MERCEDES-BENZ has committed to removing petrol and diesel engines from its entire passenger car range within the next 20 years.
The decision to drop internal combustion for good is part of the German car maker’s “Ambition2039” plans, which aim to transform the brand into a carbon-neutral company.
According to new chairman Ola Källenius, the car maker will make the permanent switch to pure-electric power “within less than three product cycles”, which generally last around eight years.
This is complemented by Mercedes’ additional target to have plug-in hybrid or pure-electric vehicles make up at least half of its global new cars sales by 2030.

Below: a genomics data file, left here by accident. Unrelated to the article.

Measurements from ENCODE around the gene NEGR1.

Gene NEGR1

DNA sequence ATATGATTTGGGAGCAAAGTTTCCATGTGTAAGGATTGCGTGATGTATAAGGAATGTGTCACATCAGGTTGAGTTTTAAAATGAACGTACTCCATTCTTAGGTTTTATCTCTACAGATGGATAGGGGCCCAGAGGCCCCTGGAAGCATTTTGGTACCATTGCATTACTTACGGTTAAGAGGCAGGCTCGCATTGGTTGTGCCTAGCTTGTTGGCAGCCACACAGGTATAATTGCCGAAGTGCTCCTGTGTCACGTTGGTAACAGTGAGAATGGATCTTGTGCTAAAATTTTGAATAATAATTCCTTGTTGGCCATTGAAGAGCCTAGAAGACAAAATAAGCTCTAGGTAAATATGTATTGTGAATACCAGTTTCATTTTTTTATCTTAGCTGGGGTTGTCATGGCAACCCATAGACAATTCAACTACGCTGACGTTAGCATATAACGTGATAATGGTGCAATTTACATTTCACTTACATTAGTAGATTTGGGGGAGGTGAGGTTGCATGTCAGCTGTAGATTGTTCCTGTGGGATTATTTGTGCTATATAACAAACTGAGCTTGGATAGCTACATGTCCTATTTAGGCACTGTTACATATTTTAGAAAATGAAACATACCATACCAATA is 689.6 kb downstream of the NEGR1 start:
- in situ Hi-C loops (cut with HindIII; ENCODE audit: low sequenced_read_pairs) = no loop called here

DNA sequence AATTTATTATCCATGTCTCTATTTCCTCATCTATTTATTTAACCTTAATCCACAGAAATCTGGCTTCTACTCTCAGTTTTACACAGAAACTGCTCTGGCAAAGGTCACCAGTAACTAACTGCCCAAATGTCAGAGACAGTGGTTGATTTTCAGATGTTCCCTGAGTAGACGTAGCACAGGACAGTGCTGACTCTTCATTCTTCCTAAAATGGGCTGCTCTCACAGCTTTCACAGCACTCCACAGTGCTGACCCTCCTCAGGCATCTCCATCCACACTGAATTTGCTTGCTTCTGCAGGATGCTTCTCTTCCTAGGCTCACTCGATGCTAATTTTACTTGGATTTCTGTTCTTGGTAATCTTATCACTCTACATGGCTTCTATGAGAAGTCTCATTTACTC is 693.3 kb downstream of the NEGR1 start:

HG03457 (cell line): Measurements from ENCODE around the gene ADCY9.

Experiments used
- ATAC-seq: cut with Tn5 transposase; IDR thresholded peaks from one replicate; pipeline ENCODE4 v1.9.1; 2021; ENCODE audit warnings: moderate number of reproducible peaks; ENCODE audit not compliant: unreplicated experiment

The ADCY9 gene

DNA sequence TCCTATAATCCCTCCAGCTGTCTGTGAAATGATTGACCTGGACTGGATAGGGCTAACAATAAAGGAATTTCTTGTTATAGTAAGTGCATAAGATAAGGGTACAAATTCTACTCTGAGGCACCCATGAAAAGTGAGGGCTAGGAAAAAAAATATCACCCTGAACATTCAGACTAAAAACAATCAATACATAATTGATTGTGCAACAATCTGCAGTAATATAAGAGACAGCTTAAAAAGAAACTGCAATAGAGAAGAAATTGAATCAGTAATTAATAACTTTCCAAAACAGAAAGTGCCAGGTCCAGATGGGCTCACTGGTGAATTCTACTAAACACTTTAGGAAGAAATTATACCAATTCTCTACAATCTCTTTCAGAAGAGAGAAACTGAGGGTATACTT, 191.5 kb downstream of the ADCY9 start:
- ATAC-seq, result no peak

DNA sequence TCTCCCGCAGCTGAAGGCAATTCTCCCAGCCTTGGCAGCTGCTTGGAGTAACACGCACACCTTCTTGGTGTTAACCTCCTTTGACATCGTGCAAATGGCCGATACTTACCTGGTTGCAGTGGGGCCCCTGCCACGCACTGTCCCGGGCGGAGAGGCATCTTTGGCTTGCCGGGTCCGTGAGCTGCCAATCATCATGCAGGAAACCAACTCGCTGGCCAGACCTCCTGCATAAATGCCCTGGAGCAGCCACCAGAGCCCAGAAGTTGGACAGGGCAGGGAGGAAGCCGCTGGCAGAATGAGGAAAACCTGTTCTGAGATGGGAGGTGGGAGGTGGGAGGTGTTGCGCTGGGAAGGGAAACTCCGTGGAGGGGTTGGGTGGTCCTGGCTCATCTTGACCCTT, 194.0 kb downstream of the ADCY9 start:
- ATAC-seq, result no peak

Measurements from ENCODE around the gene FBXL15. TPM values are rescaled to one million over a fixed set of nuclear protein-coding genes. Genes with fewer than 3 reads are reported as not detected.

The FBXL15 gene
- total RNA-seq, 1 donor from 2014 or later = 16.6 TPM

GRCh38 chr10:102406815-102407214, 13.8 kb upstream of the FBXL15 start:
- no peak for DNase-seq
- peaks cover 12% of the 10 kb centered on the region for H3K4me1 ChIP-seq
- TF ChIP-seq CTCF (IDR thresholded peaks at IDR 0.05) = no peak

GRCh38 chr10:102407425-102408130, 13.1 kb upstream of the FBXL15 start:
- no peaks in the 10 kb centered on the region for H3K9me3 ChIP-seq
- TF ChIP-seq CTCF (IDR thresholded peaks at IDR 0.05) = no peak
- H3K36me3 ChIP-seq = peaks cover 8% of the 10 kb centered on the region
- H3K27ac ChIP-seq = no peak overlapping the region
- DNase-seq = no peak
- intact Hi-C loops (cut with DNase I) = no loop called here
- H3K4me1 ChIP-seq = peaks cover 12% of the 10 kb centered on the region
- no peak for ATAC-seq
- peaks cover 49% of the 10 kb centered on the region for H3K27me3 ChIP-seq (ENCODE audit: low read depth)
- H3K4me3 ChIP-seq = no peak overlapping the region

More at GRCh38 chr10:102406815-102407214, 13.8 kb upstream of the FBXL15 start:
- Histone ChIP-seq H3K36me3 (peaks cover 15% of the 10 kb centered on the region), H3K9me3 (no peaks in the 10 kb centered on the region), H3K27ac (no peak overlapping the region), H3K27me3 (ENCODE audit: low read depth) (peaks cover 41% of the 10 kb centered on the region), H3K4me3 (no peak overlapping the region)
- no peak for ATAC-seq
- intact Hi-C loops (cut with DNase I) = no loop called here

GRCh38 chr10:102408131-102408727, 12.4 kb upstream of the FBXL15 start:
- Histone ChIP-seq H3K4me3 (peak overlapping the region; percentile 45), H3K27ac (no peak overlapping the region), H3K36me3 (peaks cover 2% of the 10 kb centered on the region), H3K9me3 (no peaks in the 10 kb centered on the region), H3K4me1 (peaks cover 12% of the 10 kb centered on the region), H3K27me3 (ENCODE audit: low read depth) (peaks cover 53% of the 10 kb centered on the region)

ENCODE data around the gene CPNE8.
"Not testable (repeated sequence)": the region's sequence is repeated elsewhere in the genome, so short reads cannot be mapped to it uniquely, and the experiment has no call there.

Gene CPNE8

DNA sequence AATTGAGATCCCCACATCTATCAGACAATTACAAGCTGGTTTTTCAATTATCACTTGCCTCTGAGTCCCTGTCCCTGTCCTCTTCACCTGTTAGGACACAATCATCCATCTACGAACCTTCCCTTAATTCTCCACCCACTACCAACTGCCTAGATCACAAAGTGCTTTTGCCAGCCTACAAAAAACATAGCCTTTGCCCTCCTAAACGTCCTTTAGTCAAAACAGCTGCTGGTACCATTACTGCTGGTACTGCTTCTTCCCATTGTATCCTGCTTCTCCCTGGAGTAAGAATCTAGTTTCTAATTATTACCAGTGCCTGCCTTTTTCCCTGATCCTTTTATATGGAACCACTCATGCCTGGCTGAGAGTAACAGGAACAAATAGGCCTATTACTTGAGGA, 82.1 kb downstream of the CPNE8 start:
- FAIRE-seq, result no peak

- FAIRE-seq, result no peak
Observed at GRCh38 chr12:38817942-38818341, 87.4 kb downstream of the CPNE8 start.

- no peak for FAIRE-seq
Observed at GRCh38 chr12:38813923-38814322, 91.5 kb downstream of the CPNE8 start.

To facilitate this, the car maker is plotting a rapid expansion of its zero-emissions model range: during its 2018 financial year results presentation in February this year, Mercedes’ parent company Daimler confirmed it will launch 10 pure-electric production models by 2025, with the first being the EQC large luxury SUV that’s just gone on sale in the UK.
Because it believes “no one knows for sure which drivetrain mix will best serve our customers’ needs 20 years from now”, Mercedes is also continuing to invest in additional technologies such as hydrogen fuel cell powertrains.
Mercedes-Benz isn’t the first firm to make a pure-electric-only pledge. In December 2018, Volkswagen said it would launch its last petrol and diesel-powered models in 2026, while Volvo has said 50% its sales volume will be fully electric by 2025.